December 17, 2012
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Getting your company’s new or redesigned website off the ground can be extremely difficult. After weeks of hard work and many changes it’s exciting to reveal your new online hub to the world. Your website design and development team have created a masterpiece — it looks really professional, it is easy to use, informative and everyone (including your grandma) agrees … it’s a job well done.
The only problem is, this is where most small business owners stop.
Just because your new business website looks ready — that doesn’t necessarily mean that it truly is.
For example, some graphic designers love to obsess over shading, textures and gradients and often completely miss something much more important – search engine optimization (SEO).
SEO is a very important element of launching a successful website — if you want your newly minted website to receive the “organic” traffic it deserves. However, the sad fact is most business websites are a big lumbering mess “under the hood” — badly in need of a tune up.
So while most folks will share advice that only deals with marketing your new website after its launch, there is much more you can do pre-launch to ensure your new online business hits the ground running.
Here are the top 13 things your web design and development team should ensure are in place before sending your masterpiece out into the world. Does your new business website have:
1. Google Analytics (GA)
GA is a service offered by Google that generates detailed statistics about the visits to a website. The Google Analytics tool allows you to track the success of your site by giving you access to important data such as: visits, unique visits, pageviews, time spent, etc. Installing their code on your site will empower you to also measure your advertising ROI as well as track your Flash, video, and social networking sites and applications.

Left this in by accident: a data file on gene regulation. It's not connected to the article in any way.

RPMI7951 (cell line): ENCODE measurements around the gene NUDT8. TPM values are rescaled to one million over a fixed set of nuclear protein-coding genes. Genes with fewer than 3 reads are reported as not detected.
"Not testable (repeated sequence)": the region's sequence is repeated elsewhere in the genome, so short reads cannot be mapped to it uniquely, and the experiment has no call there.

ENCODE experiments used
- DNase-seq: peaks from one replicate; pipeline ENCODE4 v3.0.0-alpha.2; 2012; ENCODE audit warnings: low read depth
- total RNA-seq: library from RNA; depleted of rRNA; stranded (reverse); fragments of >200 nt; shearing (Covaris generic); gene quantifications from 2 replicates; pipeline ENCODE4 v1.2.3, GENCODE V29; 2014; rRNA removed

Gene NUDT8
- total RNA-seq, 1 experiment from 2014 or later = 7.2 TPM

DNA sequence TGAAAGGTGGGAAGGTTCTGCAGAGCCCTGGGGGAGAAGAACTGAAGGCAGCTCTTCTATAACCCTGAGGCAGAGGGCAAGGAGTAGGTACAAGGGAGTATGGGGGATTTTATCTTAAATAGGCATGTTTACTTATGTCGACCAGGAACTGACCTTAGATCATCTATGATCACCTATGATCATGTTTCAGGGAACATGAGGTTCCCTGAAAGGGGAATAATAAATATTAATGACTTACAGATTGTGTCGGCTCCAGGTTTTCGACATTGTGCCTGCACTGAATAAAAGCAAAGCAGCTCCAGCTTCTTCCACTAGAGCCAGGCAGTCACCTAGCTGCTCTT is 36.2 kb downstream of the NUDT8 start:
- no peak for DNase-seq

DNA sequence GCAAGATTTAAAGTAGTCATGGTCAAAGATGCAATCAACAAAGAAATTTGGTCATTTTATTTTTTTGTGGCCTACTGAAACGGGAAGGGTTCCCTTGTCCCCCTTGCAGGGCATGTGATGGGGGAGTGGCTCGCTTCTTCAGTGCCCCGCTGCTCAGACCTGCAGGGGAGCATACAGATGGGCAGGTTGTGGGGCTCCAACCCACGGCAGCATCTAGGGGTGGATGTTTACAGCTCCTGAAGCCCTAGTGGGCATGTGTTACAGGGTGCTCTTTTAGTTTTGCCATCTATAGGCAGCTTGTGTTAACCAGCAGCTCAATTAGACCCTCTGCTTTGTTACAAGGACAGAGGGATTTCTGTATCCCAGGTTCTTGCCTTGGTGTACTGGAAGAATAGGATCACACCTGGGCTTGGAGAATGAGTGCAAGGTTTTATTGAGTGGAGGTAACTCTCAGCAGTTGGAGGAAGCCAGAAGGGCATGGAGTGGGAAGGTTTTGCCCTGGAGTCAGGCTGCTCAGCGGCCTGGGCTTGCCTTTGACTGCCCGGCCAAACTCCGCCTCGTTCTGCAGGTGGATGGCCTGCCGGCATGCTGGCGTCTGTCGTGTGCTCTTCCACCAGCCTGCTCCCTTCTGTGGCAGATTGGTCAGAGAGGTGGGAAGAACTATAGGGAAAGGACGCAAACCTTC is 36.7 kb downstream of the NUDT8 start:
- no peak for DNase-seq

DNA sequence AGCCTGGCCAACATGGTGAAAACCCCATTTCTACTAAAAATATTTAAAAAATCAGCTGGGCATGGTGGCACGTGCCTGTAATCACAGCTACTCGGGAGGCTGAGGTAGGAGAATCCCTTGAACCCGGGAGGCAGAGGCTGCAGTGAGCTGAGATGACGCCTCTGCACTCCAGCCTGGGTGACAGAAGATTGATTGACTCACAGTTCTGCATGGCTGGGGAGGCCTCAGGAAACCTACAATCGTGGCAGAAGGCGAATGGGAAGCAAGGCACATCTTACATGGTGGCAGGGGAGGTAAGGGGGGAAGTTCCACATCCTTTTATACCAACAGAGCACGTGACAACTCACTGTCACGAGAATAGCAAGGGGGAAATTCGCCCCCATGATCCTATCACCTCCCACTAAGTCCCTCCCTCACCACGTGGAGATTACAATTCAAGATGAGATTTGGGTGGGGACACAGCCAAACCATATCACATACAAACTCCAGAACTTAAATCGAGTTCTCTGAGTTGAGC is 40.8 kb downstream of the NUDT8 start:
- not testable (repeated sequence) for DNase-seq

2. Descriptive URLs
A Uniform Resource Locator (URL) is the global address of documents and other resources on the World Wide Web. Your company websites’ URL lets search engines and visitors see the content of your page(s) at a glance. For example, (www.gold.com/the-precious-shiny-metal.html) is a descriptive URL that shares keywords eluding to page content. Ensure your website URLs are descriptive rather than vague and obscure (i.e. www.gold.com/123456.html).
3. Page Titles and Meta Description
“According to SEO experts, a webpage’s title is by far the most important factor in getting better search engine rankings.” If fact, according to Google “Titles are critical to giving users a quick insight into the content of a result and why it’s relevant to their query. It’s often the primary piece of information used to decide which result to click on, so it’s important to use high-quality titles on your web pages.” In a nutshell, this is information search engines display when your pages show up for user-enabled searches. Make sure both your page titles and meta descriptions are informative, intriguing and under 70 characters in length.
4. Heading Tags
Heading tags are used to define the headings in your page. For example, if you view your website’s code you’ll likely see <h1> to <h6> tags which are used to define HTML headings. These tags makes the page easier to read for visitors and easier for search engines — such as Google — to rank for relevant keywords.
5. XML and Static Sitemaps
A sitemap is a list of pages on your website that is accessible to crawlers or users. These tiny digital ‘maps’ allow Google to find it’s way around your site more easily. Creating an XML and HTML sitemap and submitting to search engines mean: more traffic and more pages of your site are indexed.
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